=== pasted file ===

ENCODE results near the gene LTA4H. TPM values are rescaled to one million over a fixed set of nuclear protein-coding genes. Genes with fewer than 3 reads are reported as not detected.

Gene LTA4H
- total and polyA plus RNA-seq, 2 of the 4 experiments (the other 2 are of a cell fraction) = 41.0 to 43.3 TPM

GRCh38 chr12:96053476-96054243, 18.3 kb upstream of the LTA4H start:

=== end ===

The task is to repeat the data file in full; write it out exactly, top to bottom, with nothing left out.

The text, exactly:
ENCODE results near the gene LTA4H. TPM values are rescaled to one million over a fixed set of nuclear protein-coding genes. Genes with fewer than 3 reads are reported as not detected.

Gene LTA4H
- total and polyA plus RNA-seq, 2 of the 4 experiments (the other 2 are of a cell fraction) = 41.0 to 43.3 TPM

GRCh38 chr12:96053476-96054243, 18.3 kb upstream of the LTA4H start: